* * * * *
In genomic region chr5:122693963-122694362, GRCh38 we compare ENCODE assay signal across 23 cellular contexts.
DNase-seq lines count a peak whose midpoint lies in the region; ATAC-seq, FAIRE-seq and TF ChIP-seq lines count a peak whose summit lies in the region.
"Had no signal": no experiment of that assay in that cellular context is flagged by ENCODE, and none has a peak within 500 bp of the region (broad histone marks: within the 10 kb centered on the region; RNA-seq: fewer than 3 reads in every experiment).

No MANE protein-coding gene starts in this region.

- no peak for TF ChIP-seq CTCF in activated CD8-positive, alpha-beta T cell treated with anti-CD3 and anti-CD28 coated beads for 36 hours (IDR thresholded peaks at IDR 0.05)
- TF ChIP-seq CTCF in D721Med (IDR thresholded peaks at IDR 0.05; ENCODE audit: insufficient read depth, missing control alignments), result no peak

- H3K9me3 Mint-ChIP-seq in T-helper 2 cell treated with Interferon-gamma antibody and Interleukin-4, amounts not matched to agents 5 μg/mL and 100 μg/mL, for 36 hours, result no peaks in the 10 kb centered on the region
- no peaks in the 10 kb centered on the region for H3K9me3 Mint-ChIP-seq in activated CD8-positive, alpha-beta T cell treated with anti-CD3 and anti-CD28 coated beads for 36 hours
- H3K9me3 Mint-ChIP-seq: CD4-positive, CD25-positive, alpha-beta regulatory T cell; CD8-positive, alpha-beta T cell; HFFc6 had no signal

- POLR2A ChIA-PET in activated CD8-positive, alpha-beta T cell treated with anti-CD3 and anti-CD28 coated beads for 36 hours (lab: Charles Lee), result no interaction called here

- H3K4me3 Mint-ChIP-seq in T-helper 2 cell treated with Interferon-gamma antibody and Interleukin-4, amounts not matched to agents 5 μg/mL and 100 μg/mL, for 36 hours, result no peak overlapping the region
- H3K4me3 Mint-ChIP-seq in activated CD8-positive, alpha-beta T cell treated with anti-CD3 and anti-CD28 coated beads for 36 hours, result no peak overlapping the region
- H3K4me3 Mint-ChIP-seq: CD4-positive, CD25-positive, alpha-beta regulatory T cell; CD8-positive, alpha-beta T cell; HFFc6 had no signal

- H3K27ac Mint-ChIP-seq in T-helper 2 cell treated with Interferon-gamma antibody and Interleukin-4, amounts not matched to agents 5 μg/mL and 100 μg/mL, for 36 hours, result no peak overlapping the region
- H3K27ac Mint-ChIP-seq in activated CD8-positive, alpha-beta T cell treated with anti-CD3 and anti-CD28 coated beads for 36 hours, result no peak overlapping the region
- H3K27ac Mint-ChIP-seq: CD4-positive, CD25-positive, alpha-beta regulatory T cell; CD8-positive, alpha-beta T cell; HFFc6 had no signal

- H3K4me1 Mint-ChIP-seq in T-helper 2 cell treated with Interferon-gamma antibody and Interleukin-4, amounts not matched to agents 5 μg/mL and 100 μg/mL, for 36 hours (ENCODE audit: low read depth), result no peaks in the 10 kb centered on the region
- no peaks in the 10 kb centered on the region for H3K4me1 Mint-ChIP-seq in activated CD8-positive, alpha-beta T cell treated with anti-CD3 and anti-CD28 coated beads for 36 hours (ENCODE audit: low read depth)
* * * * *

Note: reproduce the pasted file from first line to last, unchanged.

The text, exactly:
In genomic region chr5:122693963-122694362, GRCh38 we compare ENCODE assay signal across 23 cellular contexts.
DNase-seq lines count a peak whose midpoint lies in the region; ATAC-seq, FAIRE-seq and TF ChIP-seq lines count a peak whose summit lies in the region.
"Had no signal": no experiment of that assay in that cellular context is flagged by ENCODE, and none has a peak within 500 bp of the region (broad histone marks: within the 10 kb centered on the region; RNA-seq: fewer than 3 reads in every experiment).

No MANE protein-coding gene starts in this region.

- no peak for TF ChIP-seq CTCF in activated CD8-positive, alpha-beta T cell treated with anti-CD3 and anti-CD28 coated beads for 36 hours (IDR thresholded peaks at IDR 0.05)
- TF ChIP-seq CTCF in D721Med (IDR thresholded peaks at IDR 0.05; ENCODE audit: insufficient read depth, missing control alignments), result no peak

- H3K9me3 Mint-ChIP-seq in T-helper 2 cell treated with Interferon-gamma antibody and Interleukin-4, amounts not matched to agents 5 μg/mL and 100 μg/mL, for 36 hours, result no peaks in the 10 kb centered on the region
- no peaks in the 10 kb centered on the region for H3K9me3 Mint-ChIP-seq in activated CD8-positive, alpha-beta T cell treated with anti-CD3 and anti-CD28 coated beads for 36 hours
- H3K9me3 Mint-ChIP-seq: CD4-positive, CD25-positive, alpha-beta regulatory T cell; CD8-positive, alpha-beta T cell; HFFc6 had no signal

- POLR2A ChIA-PET in activated CD8-positive, alpha-beta T cell treated with anti-CD3 and anti-CD28 coated beads for 36 hours (lab: Charles Lee), result no interaction called here

- H3K4me3 Mint-ChIP-seq in T-helper 2 cell treated with Interferon-gamma antibody and Interleukin-4, amounts not matched to agents 5 μg/mL and 100 μg/mL, for 36 hours, result no peak overlapping the region
- H3K4me3 Mint-ChIP-seq in activated CD8-positive, alpha-beta T cell treated with anti-CD3 and anti-CD28 coated beads for 36 hours, result no peak overlapping the region
- H3K4me3 Mint-ChIP-seq: CD4-positive, CD25-positive, alpha-beta regulatory T cell; CD8-positive, alpha-beta T cell; HFFc6 had no signal

- H3K27ac Mint-ChIP-seq in T-helper 2 cell treated with Interferon-gamma antibody and Interleukin-4, amounts not matched to agents 5 μg/mL and 100 μg/mL, for 36 hours, result no peak overlapping the region
- H3K27ac Mint-ChIP-seq in activated CD8-positive, alpha-beta T cell treated with anti-CD3 and anti-CD28 coated beads for 36 hours, result no peak overlapping the region
- H3K27ac Mint-ChIP-seq: CD4-positive, CD25-positive, alpha-beta regulatory T cell; CD8-positive, alpha-beta T cell; HFFc6 had no signal

- H3K4me1 Mint-ChIP-seq in T-helper 2 cell treated with Interferon-gamma antibody and Interleukin-4, amounts not matched to agents 5 μg/mL and 100 μg/mL, for 36 hours (ENCODE audit: low read depth), result no peaks in the 10 kb centered on the region
- no peaks in the 10 kb centered on the region for H3K4me1 Mint-ChIP-seq in activated CD8-positive, alpha-beta T cell treated with anti-CD3 and anti-CD28 coated beads for 36 hours (ENCODE audit: low read depth)